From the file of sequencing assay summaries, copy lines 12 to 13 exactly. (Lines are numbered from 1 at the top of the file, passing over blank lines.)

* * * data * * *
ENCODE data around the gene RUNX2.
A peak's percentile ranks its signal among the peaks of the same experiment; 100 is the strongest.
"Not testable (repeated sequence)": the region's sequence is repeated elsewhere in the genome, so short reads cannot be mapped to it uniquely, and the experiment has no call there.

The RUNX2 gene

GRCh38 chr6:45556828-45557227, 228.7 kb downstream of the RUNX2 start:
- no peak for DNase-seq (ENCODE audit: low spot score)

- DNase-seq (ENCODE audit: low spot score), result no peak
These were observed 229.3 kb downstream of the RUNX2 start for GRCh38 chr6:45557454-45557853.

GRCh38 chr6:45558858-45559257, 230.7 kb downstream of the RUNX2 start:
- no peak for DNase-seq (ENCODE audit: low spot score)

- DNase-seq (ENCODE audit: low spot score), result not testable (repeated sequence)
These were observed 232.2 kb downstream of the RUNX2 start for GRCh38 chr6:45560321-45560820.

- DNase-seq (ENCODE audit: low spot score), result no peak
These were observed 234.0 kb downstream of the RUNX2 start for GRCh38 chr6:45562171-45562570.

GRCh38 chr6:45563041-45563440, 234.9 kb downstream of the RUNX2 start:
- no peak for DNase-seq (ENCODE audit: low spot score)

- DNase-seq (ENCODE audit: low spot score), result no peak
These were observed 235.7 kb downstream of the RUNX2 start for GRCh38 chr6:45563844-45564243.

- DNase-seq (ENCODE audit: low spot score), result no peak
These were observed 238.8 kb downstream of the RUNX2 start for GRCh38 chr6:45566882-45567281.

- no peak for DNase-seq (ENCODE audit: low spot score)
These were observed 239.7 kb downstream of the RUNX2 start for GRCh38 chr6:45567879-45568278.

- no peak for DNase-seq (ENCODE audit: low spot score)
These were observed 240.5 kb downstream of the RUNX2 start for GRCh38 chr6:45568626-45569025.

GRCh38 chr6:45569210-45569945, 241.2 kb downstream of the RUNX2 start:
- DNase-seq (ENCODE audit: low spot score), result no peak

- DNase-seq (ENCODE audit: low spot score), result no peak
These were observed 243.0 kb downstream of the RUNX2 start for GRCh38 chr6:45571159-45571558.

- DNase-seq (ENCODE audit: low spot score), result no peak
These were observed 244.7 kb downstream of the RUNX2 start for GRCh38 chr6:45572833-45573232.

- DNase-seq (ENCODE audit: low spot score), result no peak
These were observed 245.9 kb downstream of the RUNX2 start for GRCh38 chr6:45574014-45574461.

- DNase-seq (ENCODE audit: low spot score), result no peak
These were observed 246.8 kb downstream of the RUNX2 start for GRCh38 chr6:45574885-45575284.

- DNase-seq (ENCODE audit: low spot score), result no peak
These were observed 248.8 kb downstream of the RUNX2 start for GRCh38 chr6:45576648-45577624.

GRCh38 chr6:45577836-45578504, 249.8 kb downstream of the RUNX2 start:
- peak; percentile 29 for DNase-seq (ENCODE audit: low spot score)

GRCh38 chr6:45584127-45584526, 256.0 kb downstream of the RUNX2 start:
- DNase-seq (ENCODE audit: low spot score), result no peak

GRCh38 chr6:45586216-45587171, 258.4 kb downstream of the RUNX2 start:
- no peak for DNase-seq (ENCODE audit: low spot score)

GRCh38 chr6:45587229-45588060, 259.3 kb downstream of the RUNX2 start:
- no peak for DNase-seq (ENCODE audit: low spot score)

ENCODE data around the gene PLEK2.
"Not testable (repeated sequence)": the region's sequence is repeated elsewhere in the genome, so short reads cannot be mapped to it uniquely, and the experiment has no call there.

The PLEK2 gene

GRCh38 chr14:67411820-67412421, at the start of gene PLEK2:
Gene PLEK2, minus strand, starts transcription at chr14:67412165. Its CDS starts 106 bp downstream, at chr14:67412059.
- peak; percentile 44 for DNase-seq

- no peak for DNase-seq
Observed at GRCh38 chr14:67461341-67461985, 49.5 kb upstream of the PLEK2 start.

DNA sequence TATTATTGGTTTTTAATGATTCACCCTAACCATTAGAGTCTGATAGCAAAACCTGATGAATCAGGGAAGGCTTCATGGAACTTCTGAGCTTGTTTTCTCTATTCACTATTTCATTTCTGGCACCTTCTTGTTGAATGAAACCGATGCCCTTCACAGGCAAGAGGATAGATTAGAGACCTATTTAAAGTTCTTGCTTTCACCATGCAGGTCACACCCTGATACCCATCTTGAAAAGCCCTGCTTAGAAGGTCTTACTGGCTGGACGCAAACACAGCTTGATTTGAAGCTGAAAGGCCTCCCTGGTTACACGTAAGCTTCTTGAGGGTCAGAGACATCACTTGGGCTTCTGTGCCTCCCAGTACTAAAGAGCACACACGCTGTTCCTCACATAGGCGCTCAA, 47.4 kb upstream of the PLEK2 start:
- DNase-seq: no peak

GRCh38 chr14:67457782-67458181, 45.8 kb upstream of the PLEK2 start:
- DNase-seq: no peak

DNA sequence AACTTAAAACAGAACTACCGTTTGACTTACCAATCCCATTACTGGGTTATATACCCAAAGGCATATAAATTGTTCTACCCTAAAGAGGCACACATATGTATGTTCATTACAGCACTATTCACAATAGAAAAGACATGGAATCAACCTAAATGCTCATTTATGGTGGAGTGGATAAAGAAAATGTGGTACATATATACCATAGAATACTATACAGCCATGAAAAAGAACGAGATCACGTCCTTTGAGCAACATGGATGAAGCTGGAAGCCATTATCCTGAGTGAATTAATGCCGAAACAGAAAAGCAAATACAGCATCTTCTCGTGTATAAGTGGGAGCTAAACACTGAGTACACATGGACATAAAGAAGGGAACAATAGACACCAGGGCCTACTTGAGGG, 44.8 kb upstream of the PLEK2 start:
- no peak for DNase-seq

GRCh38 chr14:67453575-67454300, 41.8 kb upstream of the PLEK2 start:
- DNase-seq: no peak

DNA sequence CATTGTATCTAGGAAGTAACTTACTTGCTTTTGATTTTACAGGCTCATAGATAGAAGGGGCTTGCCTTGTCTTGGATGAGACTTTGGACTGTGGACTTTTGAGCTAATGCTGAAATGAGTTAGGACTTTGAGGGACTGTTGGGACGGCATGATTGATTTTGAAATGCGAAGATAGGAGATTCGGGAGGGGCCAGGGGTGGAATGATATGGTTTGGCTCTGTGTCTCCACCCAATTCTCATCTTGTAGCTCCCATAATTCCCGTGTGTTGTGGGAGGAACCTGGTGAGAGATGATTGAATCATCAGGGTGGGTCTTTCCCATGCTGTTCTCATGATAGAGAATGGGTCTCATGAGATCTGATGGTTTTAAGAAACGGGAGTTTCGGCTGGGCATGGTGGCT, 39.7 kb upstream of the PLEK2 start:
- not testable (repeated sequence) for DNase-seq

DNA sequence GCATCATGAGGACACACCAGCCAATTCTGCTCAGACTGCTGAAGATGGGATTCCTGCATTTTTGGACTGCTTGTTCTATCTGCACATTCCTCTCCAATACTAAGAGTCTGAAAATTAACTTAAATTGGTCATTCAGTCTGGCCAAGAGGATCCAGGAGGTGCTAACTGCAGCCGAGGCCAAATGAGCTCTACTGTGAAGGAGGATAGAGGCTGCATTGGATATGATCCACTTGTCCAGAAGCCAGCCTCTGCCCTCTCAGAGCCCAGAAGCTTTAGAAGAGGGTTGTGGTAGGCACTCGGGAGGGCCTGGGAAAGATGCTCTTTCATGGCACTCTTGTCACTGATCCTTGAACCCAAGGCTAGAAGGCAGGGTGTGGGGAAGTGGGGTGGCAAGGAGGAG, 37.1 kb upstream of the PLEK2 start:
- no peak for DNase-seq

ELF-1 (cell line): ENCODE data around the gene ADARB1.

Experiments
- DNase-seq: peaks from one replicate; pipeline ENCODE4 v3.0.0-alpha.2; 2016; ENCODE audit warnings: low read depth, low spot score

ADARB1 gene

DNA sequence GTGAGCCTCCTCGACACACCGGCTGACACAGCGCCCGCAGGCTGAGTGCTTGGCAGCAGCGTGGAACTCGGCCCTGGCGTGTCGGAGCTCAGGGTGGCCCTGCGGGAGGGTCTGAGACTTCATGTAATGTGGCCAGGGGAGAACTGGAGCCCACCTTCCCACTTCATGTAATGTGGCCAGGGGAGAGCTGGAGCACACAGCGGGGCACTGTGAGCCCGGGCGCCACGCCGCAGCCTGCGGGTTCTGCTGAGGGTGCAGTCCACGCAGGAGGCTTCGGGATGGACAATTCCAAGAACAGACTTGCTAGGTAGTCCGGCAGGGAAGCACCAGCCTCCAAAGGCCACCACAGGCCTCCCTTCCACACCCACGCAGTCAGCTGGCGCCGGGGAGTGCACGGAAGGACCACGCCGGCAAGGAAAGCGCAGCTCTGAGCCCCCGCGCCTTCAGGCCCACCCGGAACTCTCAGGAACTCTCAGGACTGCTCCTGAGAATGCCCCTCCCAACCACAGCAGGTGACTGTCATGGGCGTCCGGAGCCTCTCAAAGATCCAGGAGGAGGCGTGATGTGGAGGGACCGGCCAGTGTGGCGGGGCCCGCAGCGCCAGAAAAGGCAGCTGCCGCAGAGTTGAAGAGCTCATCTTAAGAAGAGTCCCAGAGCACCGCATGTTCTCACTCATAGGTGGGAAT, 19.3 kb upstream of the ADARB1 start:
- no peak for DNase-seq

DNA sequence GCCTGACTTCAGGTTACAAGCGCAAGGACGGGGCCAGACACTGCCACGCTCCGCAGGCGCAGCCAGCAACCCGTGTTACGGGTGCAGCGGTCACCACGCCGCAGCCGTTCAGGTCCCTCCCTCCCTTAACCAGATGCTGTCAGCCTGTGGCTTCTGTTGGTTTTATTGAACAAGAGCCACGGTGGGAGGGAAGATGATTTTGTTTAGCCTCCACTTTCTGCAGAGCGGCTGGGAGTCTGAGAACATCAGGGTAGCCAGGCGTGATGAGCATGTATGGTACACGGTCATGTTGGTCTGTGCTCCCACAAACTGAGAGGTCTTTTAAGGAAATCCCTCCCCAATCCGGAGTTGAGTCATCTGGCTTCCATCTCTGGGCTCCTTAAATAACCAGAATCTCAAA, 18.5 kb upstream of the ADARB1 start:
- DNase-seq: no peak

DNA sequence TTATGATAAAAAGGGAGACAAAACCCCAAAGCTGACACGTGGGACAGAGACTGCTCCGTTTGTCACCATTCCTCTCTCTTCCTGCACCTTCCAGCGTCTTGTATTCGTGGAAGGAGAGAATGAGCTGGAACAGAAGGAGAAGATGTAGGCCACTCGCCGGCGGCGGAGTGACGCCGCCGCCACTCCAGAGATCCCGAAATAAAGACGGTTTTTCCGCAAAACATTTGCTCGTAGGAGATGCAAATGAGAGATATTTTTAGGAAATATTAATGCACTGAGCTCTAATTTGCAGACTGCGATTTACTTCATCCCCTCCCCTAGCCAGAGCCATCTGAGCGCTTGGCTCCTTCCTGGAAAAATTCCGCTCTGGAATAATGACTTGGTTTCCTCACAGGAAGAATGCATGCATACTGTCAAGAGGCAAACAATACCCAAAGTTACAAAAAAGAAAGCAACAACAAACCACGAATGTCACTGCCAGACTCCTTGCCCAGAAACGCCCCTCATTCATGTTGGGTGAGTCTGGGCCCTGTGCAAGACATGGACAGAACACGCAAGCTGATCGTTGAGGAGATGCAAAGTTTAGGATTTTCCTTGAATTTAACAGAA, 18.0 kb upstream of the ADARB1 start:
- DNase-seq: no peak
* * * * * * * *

These were observed 232.2 kb downstream of the RUNX2 start for GRCh38 chr6:45560321-45560820.

- DNase-seq (ENCODE audit: low spot score), result no peak